Organic Pesticides for Plants: Plants can be an excellent addition to our indoor spaces. But if plants are treated with pesticides to keep them healthy, they in turn aren’t keeping us very healthy. The good news is you can use a organic pesticide, natural option for homemade fertilizer and homemade pest and weed control. With this approach your plants will truly benefit your space.
Buy Organic Produce: Ingesting foods that have been treated with pesticides is one of the biggest exposures to pesticides most of us will experience. By purchasing organic produce and looking for USDA Certified Organic food products, you can reduce exposure drastically. Our family likes to shop Thrive Market when looking for USDA Certified Organic foods.
Purchase Organic Cotton Clothing and Textiles: Finding organic cotton is the key to limiting exposure through skin absorption. At the same time, you can also address your textiles,bedding and towels to ensure that they are also an organic cotton, or other organic natural fiber.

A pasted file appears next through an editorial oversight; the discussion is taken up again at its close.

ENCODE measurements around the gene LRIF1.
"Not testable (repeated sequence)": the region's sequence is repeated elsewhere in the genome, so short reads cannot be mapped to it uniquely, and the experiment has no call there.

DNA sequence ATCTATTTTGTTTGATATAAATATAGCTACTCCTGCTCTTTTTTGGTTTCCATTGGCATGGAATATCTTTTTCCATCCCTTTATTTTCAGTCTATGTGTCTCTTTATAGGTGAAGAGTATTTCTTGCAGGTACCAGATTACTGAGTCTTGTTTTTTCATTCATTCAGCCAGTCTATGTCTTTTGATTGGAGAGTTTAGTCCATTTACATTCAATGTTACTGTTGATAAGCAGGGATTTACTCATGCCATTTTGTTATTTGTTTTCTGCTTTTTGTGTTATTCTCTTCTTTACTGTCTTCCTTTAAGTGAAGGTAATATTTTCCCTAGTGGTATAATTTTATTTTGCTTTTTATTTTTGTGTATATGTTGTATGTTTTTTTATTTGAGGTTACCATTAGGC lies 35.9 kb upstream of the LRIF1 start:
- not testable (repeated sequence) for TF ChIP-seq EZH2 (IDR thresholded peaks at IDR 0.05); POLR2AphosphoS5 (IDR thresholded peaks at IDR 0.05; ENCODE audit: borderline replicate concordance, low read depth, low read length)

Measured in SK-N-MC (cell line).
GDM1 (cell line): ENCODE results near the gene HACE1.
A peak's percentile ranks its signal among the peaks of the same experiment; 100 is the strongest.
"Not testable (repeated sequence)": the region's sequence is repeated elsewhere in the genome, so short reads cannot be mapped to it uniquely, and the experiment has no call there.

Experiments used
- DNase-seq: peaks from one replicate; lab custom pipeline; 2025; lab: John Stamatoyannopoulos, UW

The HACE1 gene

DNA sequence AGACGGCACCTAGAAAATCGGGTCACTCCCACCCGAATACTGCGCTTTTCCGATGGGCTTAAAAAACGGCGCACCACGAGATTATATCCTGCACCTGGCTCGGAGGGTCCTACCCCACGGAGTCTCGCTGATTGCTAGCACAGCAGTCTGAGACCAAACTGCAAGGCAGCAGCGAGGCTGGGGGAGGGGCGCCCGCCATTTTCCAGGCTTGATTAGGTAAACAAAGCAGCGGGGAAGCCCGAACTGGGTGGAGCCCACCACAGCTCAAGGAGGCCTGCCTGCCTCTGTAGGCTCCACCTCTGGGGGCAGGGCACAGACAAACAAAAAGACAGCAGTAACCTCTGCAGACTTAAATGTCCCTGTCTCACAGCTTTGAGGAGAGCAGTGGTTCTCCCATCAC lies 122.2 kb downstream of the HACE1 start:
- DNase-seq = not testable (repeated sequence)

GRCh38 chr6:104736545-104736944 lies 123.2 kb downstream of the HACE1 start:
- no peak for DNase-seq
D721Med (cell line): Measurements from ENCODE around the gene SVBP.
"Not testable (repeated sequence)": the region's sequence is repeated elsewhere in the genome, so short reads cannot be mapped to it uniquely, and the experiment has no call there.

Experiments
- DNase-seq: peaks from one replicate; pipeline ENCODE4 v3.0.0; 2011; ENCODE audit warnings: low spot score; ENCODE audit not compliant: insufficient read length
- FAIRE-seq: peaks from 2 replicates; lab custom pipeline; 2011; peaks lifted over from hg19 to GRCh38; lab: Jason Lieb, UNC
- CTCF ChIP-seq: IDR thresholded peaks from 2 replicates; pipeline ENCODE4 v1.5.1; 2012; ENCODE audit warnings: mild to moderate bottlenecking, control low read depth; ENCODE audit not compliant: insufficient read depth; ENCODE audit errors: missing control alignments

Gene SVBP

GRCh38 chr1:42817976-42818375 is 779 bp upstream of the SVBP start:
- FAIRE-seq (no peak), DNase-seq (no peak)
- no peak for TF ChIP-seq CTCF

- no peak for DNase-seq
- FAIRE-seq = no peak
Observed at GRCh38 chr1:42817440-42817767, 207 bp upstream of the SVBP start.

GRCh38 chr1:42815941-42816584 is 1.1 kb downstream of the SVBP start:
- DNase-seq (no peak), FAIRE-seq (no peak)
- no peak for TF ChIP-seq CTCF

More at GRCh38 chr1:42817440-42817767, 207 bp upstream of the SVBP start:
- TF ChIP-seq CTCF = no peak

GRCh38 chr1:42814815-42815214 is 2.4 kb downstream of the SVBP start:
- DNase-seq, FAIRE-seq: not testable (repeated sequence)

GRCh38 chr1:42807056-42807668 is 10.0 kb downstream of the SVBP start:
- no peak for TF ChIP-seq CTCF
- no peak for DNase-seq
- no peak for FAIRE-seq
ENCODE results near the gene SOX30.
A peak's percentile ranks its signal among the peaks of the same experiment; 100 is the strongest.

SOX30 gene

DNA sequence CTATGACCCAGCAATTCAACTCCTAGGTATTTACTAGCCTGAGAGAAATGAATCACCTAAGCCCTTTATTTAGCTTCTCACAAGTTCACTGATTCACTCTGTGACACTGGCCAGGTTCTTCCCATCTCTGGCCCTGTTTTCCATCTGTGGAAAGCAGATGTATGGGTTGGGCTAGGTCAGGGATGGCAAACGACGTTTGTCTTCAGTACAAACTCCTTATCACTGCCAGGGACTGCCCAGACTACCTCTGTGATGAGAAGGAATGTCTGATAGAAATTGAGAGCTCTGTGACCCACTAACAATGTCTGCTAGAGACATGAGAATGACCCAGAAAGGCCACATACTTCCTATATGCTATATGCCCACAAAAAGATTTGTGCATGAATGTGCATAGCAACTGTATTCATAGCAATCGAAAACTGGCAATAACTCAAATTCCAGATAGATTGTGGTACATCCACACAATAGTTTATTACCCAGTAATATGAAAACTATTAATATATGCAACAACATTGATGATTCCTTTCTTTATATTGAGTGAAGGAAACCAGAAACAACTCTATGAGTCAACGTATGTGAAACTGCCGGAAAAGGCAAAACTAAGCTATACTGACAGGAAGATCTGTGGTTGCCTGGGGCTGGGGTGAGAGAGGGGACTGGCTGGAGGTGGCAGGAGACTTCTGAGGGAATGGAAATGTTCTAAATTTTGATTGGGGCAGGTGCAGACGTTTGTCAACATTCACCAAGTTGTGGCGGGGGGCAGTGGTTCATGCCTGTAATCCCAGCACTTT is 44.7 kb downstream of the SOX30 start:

This post about organic bedding and this post about organic baby blanket and bedding can be helpful as a place to start.
Air Purifer: Pesticides often come in on our shoes and stick around in our dust. With a True HEPA filter, you can filter practically all particles that are left in your home, including pesticides attached to your dust and dirt.
MedifyAir is my air purifier of choice and they’ve given me a coupon for $15 off their purifiers (just use code HHOTB15 at checkout)
Although I found that there were way more sources of pesticides than I originally thought, I’m so happy to find out that reducing pesticides indoors saw an immediate reduction in exposure. I think by switching from the way we’re currently treating pests to a more natural method, we can also see a nationwide benefit. I’m going to continue to use organic pesticide products and methods to reduce my exposure and my family’s exposure.